Monday 17 October 2011

Nama may be forced to deliver on social housing

THE GOVERNMENT is considering plans to amend legislation that would oblige the National Asset Management Agency (Nama) to deliver more social housing and public amenities.

Nama, created to purge banks of toxic property loans, has purchased some €31 billion of loans connected to thousands of residential properties – loans valued at over €72 billion at the height the property bubble.

There is frustration in some circles of Government that the agency is not under any formal obligation to provide a “social dividend”.

Minister for Housing Willie Penrose is understood to have written to the Attorney General in recent weeks seeking clarity on how Nama’s terms of reference could be changed to give it a broader remit that goes beyond securing the best achievable financial return for the State.

Officials fear the agency is too focused on its commercial remit to generate profits and feel the State is at risk of losing out on opportunities to maximise the social benefit of large landbanks and thousands of residential properties. However, a spokesman for Nama yesterday insisted the agency was mindful of meeting social needs where it made commercial sense.

He pointed out Nama had facilitated the purchase of almost 60 apartments in Sandyford recently by a voluntary housing association which are being made available for social and affordable housing.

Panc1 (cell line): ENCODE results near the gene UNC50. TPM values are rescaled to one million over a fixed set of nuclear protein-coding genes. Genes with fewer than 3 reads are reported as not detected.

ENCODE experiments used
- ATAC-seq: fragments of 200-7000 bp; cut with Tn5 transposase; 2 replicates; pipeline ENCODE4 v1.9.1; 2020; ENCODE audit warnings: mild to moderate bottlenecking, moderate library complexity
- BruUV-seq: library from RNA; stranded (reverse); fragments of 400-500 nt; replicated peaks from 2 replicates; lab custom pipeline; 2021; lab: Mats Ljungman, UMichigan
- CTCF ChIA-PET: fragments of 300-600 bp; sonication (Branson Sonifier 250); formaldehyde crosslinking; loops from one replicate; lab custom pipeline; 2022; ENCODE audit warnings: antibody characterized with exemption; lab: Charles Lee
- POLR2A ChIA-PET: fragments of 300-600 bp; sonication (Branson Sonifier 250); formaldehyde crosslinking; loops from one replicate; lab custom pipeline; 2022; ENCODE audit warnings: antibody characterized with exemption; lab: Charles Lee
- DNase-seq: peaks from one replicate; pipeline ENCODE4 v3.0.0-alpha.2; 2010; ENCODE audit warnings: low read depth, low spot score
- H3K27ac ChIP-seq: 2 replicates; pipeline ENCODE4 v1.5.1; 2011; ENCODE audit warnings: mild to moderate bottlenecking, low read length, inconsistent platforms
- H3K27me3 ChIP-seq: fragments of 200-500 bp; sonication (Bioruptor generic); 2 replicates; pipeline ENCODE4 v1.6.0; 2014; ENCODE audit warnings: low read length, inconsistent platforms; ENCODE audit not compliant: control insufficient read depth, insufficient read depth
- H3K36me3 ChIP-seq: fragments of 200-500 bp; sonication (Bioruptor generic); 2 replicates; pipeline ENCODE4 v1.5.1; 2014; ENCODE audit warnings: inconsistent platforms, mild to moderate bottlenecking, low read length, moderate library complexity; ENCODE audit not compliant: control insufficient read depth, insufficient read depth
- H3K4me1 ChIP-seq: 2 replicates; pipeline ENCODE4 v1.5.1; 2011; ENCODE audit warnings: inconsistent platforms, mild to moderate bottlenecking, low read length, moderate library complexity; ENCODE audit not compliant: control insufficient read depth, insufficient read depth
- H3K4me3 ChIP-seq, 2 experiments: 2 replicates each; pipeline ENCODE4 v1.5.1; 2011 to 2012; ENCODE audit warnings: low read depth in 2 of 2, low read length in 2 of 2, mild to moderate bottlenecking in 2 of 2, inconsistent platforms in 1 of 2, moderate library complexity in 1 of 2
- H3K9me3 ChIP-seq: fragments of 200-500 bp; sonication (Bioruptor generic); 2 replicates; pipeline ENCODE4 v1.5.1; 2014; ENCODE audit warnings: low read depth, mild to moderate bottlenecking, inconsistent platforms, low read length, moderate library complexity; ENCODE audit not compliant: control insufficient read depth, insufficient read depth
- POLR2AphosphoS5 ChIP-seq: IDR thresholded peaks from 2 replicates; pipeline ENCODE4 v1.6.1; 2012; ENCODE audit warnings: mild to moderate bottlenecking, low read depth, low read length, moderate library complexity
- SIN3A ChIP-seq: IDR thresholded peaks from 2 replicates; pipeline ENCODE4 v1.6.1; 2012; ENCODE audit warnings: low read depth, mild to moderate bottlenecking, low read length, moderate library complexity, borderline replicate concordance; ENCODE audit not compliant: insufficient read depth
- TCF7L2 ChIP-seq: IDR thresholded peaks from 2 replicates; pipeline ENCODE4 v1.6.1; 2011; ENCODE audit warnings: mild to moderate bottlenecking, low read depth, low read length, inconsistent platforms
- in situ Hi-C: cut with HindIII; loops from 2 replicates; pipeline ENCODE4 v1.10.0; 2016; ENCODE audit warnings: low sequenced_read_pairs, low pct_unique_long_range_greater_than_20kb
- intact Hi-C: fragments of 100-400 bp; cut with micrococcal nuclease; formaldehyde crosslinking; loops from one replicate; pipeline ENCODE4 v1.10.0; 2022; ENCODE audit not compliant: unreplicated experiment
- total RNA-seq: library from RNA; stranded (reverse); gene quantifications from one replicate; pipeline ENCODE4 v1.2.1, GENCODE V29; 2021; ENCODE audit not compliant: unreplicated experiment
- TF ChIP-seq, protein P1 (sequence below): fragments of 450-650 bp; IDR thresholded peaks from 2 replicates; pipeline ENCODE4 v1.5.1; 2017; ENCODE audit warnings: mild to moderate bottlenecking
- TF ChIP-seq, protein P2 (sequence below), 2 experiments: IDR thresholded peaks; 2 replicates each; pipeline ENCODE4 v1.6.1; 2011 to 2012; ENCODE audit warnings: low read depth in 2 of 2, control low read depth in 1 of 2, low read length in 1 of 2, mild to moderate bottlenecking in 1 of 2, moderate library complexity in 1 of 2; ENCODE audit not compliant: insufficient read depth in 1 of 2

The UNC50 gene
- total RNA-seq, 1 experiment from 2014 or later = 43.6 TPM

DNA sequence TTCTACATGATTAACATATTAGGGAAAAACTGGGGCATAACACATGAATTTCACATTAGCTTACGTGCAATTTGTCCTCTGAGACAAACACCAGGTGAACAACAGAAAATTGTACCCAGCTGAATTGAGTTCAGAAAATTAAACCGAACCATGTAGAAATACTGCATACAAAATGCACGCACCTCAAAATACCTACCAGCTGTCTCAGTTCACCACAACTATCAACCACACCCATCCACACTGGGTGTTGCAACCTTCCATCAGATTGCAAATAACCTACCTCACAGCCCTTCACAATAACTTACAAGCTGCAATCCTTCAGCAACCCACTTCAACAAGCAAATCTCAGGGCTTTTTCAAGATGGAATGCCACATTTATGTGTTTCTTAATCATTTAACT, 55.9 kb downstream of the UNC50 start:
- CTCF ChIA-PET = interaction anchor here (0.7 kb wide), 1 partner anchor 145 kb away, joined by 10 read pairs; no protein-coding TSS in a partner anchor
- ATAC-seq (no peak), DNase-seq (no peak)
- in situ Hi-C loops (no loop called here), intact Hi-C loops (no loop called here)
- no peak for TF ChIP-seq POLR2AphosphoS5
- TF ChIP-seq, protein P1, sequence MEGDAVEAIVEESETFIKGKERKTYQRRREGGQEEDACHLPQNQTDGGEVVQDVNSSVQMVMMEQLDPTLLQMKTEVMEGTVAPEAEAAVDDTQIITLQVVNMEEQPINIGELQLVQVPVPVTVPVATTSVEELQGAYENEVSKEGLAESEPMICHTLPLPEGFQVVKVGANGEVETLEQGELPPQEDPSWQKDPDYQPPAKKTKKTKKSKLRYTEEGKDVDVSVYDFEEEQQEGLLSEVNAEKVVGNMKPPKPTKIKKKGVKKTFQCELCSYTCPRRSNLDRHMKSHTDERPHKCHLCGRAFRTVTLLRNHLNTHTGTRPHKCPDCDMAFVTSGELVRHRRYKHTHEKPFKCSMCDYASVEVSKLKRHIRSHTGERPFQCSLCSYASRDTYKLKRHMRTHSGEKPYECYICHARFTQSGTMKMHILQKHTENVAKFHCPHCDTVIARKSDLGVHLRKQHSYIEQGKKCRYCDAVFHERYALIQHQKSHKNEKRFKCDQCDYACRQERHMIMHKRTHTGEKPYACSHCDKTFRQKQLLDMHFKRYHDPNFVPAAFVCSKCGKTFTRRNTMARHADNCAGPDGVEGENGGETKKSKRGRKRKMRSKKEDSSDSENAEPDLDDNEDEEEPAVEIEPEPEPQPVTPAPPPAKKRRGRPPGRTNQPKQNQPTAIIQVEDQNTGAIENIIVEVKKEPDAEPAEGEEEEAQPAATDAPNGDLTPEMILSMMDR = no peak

In addition, Nama’s spokesman said the agency was reviewing its portfolio of residential units to identify others that may be suitable for social housing purposes.

Nama is linked to an estimated 10,000 residential units, the majority of which are apartments or duplex units.

Latest figures show the scale of the need for social housing has reached a record high of 98,000 households, as the Government says it does not have funds to buy or build local authority housing.

In addition, pressure is growing on homeless services, while demand for social housing is set to increase as the State moves to close outdated institutions which house thousands with disabilities or mental health problems.

The Act which established Nama requires the agency to obtain the “best achievable financial return for the State” having regard to the cost to the exchequer of acquiring and dealing with bank assets. While it is a listed functionto “contribute to the economic and social recovery of the State”, there is no reference in the legislation to a social dividend or supporting the planning and sustainable development of the State.

Any attempt to make Nama’s remit broader is likely to require legislative change. While the Minister for Finance is able to confer additional functions on the agency, he does not have the power to impose additional objectives, such as the delivery of social housing, education, public transport or public health dividends.

Government sources say that if its remit was changed, Nama could transfer land or housing developments to local authorities or other bodies who would be in better position to get the best long-term outcome for the State as a whole.

They say how Nama disposes of its properties will be crucial to the State’s long-term development.

Irish Times

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